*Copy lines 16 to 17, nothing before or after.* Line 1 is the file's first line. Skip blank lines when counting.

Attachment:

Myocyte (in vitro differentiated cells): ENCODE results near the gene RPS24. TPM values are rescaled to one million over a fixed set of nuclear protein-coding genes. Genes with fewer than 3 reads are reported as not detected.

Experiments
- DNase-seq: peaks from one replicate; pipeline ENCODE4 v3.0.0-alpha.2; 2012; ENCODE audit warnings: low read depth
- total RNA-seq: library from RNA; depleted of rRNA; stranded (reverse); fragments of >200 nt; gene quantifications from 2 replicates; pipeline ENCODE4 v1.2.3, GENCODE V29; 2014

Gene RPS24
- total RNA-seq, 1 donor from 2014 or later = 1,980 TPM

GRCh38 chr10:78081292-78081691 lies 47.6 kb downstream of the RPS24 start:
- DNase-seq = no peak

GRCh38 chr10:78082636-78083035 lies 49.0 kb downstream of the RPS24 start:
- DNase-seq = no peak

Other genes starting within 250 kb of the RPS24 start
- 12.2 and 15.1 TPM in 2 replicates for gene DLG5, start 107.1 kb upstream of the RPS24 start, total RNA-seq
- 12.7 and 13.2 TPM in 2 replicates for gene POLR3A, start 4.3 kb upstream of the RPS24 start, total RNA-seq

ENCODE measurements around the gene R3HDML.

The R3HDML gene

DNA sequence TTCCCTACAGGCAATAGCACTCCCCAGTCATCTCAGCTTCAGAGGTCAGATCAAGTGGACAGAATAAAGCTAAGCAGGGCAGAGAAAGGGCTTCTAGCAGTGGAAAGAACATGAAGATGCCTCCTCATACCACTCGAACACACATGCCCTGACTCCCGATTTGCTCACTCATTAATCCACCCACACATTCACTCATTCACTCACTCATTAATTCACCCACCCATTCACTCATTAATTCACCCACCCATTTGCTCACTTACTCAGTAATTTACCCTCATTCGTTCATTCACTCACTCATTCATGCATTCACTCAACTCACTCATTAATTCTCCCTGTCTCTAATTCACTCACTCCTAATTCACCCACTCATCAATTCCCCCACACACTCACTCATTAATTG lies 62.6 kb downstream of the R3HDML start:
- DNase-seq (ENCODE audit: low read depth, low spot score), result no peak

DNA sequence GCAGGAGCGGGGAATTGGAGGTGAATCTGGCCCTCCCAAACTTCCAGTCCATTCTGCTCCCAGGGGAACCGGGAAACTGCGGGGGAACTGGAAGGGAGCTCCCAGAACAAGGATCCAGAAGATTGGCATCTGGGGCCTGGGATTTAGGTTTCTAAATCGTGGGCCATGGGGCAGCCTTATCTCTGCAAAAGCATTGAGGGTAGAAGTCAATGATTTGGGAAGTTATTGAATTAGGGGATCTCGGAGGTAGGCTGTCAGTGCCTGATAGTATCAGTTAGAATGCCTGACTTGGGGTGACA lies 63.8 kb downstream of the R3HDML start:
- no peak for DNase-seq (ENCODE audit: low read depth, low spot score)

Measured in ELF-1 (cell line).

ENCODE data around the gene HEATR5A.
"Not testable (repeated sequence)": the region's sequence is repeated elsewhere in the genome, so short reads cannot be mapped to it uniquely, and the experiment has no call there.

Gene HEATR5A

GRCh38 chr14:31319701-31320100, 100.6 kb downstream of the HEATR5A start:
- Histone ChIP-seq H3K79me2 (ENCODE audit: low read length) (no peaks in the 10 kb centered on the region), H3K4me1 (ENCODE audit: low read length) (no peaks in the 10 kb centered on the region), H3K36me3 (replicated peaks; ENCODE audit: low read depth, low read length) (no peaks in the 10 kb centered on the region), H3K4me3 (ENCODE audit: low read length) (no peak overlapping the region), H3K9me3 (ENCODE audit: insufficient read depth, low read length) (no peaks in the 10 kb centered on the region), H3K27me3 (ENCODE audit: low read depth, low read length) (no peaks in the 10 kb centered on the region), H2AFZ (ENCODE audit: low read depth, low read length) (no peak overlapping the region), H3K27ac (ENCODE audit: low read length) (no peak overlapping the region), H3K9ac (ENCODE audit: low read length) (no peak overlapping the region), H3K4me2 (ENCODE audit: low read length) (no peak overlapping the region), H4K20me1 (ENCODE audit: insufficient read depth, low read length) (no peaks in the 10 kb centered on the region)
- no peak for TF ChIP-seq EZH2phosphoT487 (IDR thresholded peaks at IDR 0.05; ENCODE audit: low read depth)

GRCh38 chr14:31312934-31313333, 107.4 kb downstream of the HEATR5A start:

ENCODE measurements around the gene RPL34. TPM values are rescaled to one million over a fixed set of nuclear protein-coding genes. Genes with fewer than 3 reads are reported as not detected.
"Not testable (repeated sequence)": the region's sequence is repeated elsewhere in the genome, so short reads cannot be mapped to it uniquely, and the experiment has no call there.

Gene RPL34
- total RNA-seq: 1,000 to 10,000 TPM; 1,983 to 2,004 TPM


DNA sequence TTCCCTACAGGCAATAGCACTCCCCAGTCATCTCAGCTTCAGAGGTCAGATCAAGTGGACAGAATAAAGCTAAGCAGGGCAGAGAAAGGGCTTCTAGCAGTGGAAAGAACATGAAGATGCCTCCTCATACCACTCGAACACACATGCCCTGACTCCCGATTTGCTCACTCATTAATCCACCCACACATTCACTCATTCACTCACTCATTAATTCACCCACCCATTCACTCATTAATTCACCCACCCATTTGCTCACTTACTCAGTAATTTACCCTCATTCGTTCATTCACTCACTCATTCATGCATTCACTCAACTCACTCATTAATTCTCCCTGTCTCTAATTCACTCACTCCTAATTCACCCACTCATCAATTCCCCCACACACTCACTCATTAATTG lies 62.6 kb downstream of the R3HDML start:
- DNase-seq (ENCODE audit: low read depth, low spot score), result no peak